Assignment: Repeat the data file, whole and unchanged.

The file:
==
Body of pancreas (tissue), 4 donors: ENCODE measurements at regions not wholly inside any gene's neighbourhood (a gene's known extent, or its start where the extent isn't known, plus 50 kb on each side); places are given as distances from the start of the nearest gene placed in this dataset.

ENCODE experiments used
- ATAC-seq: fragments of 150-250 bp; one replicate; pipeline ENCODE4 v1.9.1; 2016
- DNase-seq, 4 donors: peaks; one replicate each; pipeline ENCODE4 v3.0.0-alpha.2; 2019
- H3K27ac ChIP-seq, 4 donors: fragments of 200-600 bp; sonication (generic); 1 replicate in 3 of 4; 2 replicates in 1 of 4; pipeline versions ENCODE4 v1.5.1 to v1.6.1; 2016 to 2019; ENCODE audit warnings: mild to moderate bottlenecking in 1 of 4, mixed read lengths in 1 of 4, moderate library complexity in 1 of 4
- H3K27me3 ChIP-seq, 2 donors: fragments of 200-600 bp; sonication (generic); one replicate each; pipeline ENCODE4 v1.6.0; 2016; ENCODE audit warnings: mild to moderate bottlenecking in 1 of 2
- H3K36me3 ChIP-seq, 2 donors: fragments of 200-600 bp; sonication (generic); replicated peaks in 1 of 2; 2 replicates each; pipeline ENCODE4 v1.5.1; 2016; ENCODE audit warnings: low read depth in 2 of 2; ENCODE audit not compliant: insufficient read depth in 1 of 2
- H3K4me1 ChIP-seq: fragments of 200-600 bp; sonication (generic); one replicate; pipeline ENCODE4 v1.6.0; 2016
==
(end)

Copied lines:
Body of pancreas (tissue), 4 donors: ENCODE measurements at regions not wholly inside any gene's neighbourhood (a gene's known extent, or its start where the extent isn't known, plus 50 kb on each side); places are given as distances from the start of the nearest gene placed in this dataset.

ENCODE experiments used
- ATAC-seq: fragments of 150-250 bp; one replicate; pipeline ENCODE4 v1.9.1; 2016
- DNase-seq, 4 donors: peaks; one replicate each; pipeline ENCODE4 v3.0.0-alpha.2; 2019
- H3K27ac ChIP-seq, 4 donors: fragments of 200-600 bp; sonication (generic); 1 replicate in 3 of 4; 2 replicates in 1 of 4; pipeline versions ENCODE4 v1.5.1 to v1.6.1; 2016 to 2019; ENCODE audit warnings: mild to moderate bottlenecking in 1 of 4, mixed read lengths in 1 of 4, moderate library complexity in 1 of 4
- H3K27me3 ChIP-seq, 2 donors: fragments of 200-600 bp; sonication (generic); one replicate each; pipeline ENCODE4 v1.6.0; 2016; ENCODE audit warnings: mild to moderate bottlenecking in 1 of 2
- H3K36me3 ChIP-seq, 2 donors: fragments of 200-600 bp; sonication (generic); replicated peaks in 1 of 2; 2 replicates each; pipeline ENCODE4 v1.5.1; 2016; ENCODE audit warnings: low read depth in 2 of 2; ENCODE audit not compliant: insufficient read depth in 1 of 2
- H3K4me1 ChIP-seq: fragments of 200-600 bp; sonication (generic); one replicate; pipeline ENCODE4 v1.6.0; 2016